Telstra has partnered with Ericsson to offer internet of things (IoT) connectivity to OEMs and global enterprises as of 30 March.
Specifically, the partnership will bring together Telstra’s cellular IoT capabilities and Ericsson’s connectivity services to enable OEMs and enterprises to deploy, manage and scale IoT connected devices and applications globally.
Telstra enterprise customers will be able to manage, access and track their IoT devices and networked assets at a local, national or global level via access to Telstra’s cellular IoT capabilities including Telstra’s extensive Narrowband-IoT (NB-IoT) and CAT-M1 technology.
"Through this announcement, enterprises can now integrate their business processes with the managed connectivity services offered by Telstra and Ericsson to create highly reliable IoT solutions, which will help to drive digital transformation of industries in Australia and internationally," said Emilio Romeo, head of Ericsson Australia and New Zealand.
The announcement comes on the back of the companies' announcement from September of the deployment and test of narrowband internet of things (NB-IoT) data connections of up to 100km from any Telstra base station.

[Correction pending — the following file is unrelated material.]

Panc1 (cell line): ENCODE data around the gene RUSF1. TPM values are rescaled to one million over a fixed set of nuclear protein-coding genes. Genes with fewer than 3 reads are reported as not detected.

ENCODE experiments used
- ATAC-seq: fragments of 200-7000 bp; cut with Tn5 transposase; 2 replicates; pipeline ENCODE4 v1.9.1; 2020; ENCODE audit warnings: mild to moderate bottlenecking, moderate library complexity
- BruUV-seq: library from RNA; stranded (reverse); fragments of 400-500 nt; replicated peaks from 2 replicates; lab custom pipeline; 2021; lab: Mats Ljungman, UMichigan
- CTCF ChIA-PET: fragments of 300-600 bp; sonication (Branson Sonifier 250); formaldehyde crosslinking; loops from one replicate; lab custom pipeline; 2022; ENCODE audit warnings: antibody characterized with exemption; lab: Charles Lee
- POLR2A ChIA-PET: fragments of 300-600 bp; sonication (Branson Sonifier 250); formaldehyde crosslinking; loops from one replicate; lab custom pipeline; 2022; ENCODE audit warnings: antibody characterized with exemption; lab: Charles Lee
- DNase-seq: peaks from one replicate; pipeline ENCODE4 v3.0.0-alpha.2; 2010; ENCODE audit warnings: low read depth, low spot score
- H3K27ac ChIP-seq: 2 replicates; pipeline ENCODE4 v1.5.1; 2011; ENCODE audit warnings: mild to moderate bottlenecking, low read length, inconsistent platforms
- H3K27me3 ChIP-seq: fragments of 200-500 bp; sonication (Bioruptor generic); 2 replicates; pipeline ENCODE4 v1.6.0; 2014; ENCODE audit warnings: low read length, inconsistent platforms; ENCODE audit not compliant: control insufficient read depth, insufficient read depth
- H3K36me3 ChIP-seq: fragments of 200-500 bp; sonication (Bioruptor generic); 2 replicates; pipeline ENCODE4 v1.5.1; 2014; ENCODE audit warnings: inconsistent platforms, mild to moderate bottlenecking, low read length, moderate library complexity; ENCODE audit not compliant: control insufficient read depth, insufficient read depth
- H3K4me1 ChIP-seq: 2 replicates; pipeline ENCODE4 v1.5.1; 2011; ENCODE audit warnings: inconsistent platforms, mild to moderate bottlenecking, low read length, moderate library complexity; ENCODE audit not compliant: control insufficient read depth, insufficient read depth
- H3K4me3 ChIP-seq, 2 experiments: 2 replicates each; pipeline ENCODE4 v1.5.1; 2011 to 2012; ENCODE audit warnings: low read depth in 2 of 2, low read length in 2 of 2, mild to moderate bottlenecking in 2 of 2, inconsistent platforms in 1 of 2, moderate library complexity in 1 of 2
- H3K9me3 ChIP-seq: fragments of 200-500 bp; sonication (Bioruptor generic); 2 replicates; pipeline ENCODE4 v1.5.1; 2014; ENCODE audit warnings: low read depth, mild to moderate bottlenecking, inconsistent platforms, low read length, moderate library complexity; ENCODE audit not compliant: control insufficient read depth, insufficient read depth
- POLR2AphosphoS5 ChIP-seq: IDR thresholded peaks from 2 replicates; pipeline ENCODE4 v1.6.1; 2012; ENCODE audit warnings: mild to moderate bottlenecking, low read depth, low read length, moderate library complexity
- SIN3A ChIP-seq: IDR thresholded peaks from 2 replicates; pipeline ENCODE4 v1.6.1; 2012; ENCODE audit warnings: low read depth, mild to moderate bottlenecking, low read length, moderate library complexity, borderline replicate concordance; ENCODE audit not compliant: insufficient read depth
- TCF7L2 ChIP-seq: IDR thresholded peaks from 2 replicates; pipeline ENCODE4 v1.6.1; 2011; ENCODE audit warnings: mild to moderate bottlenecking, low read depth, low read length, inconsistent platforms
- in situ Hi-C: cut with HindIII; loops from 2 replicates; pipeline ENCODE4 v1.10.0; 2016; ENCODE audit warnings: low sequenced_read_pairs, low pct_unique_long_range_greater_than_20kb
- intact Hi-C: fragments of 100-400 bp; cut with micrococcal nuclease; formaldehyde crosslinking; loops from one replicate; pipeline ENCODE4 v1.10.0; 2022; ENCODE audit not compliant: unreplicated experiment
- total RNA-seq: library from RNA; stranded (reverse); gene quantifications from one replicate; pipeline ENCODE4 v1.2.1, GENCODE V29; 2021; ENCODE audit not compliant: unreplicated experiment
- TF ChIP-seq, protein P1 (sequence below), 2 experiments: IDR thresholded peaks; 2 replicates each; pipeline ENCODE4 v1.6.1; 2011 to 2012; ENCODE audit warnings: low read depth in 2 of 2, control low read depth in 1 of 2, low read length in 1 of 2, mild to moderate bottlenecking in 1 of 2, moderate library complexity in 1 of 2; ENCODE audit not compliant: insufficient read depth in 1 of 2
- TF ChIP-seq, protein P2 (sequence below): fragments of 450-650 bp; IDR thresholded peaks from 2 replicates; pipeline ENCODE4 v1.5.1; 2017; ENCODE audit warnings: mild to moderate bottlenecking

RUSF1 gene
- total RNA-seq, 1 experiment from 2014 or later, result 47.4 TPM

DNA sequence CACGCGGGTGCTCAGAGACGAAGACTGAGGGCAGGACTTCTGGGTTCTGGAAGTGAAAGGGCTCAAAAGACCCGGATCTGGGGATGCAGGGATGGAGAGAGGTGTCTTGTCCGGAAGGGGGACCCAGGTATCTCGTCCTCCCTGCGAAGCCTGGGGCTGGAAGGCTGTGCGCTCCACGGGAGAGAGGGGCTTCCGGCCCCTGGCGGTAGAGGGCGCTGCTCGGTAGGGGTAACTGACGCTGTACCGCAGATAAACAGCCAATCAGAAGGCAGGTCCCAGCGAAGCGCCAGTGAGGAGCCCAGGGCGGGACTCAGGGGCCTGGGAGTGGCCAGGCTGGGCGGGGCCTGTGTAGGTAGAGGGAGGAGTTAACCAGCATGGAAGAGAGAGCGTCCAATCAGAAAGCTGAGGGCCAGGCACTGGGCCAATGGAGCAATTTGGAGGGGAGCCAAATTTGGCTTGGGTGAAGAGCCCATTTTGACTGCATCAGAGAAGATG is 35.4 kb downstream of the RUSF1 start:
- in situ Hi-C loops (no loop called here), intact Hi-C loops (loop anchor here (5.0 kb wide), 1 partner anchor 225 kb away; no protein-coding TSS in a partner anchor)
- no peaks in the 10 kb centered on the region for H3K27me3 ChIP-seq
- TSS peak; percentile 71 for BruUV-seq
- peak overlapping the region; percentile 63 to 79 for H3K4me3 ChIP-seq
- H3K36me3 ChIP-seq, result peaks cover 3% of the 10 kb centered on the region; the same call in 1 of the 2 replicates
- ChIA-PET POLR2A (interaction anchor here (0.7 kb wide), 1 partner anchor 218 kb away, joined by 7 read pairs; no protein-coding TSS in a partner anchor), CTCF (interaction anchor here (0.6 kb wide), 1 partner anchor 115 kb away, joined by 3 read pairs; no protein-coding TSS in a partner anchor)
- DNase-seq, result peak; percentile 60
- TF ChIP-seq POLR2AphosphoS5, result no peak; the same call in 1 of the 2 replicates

At the time, Telstra and Ericsson said it marked the longest range NB-IoT connection of its kind, and was a key milestone towards increasing Telstra’s LTE footprint in rural and regional Australia.
The companies also claimed it to be one of the first globally to offer both NB-IoT and Cat M1 technologies.
"With the ever-increasing expansion of the IoT market, our partnership with Ericsson will offer our customers an easier way to manage and scale connected devices and applications, and with our combination of NB-IoT and Cat-M1 technologies, international enterprises, across a range of industries, will have international IoT connectivity solutions," said Hakan Eriksson, technology executive and CTO at Telstra.
Telstra, Commonwealth Bank of Australia and Ericsson also announced plans to explore and trial 5G edge computing technologies for the financial services sector.
The trials are expected to showcase what the bank branch of the future might look like, and how 5G edge compute can help to reduce the network infrastructure currently required at individual bank branches.
Pete Steel, Commonwealth Bank executive general manager digital and retail operations and technology, said these technologies have significant potential to enhance the availability, stability and performance of the bank's network infrastructure and "we hope they can help us provide quicker and better digital experiences for our customers".